A helpful overview of the two pests commonly encountered in wardrobes: the case-making clothes moth and the webbing clothes moth.
Holes in clothing or eaten areas of carpet could be caused by a number of pests including carpet beetles, silverfish and even cockroaches. However, clothes moths are perhaps the most common cause of damage to clothing and certainly homeowners will often jump to that conclusion when finding a hole in their favourite piece of clothing.
The challenge with a potential clothes moth problem is firstly confirming that clothes moths are indeed the problem; secondly, finding the source of the infestation; and lastly, carrying out a comprehensive treatment such that the problem doesn’t resurface. This is certainly an area where the expertise of a pest manager can help.
Clothes moths are a year-round problem. Although they are slowed down by cooler temperatures, the colder areas of Australia have indoor heating, thus allowing clothes moths to breed continually. That said, their life cycle will take longer at lower temperatures. Larvae can undergo 4-45 instars (!) over a period of between one month and two years before pupating into an adult. There is generally a peak in emergence in spring and a smaller peak in emergence in autumn.
Species Snapshot – Clothes Moth
Latin names: Tineola bisselliella and Tinea pellionella.
Common name(s): Tineola bisselliella – webbing clothes moth or common clothes moth. Tinea pellionella – case-making clothes moth or bagworm moth.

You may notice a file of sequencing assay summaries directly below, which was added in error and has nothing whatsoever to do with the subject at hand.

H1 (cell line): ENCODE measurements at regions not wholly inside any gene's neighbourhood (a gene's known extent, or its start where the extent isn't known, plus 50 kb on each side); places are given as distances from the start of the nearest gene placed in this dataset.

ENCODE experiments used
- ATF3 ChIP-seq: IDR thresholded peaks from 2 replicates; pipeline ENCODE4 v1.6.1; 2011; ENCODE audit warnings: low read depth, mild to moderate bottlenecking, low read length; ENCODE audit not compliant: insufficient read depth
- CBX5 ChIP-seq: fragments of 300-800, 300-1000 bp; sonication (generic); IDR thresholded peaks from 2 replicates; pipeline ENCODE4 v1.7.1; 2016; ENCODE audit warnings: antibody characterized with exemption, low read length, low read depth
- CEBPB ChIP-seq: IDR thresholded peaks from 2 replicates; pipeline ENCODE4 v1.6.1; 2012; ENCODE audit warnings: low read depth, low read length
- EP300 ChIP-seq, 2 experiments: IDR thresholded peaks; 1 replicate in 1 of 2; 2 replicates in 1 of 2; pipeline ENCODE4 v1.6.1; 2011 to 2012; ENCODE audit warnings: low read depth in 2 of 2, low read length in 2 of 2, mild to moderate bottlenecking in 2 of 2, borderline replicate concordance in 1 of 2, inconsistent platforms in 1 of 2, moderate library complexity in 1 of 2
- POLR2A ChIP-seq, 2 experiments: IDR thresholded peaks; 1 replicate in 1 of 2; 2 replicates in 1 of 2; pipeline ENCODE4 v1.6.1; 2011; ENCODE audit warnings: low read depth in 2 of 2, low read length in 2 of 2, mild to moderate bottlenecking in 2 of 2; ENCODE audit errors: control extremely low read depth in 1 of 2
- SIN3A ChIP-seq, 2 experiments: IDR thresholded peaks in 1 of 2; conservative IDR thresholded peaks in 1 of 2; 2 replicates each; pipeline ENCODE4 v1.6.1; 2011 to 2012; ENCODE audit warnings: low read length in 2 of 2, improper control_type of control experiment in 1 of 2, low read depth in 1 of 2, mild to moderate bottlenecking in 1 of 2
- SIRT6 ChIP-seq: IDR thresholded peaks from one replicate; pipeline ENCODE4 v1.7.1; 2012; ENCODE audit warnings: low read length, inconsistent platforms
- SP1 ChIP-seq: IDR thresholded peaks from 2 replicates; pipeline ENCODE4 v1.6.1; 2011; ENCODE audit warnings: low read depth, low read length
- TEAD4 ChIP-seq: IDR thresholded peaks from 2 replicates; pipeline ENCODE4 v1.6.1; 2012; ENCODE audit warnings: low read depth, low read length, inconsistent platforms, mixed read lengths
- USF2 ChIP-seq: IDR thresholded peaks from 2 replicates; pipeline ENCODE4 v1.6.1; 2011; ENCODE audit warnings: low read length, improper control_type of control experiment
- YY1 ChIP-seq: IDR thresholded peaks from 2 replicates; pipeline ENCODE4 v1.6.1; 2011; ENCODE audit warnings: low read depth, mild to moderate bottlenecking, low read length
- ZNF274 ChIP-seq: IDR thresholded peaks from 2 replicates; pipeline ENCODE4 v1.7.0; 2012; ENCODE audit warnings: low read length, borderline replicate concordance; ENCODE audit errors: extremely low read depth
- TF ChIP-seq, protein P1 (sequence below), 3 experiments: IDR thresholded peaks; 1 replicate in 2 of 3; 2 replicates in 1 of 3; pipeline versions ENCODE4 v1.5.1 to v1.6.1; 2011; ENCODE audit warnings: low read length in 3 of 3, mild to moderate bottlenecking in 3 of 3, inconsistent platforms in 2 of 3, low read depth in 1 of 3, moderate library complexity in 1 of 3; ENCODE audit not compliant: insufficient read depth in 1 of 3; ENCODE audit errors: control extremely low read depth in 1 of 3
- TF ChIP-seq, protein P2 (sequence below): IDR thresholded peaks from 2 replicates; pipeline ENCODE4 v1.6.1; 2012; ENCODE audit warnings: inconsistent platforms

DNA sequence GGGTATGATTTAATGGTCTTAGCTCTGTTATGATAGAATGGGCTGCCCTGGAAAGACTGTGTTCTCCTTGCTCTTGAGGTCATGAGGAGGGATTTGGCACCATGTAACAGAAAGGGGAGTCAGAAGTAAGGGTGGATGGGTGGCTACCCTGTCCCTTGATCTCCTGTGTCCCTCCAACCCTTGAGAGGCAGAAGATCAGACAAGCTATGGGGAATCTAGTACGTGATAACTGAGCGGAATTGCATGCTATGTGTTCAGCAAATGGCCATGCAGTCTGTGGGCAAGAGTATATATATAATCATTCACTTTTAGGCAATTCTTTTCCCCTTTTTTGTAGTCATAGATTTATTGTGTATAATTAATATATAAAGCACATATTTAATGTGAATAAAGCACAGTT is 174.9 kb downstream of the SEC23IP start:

Webbing clothes moth description:
Larva: Pale caterpillar with dark head, feeds in folds of fabric and creates patches of webbing that get covered in droppings.
Adult: Small moth up to 7 mm long. Pale beige, slightly shiny forewings that are folded over the grey rear wing when at rest.
Case-making clothes moth description:
Larva: Pale caterpillar with dark head, moves around inside a tubular case made from silk and fibres from surrounding clothes.
Adult: Small moth up to 7 mm long. Silvery grey/brown, sometimes with faint dark-coloured spots.
Native distribution: Western Eurasia, now widespread globally.
Local distribution: Australia wide.
Fabrics attacked: Feed on animal fibres such as wool, fur, silk, feathers and leather.
Damage: Irregular holes in clothing. The size of the hole increases with time. Can create bare areas in woollen carpets.
Peak season: Active year round. Increased activity around Oct/Nov.
What do clothes moths eat?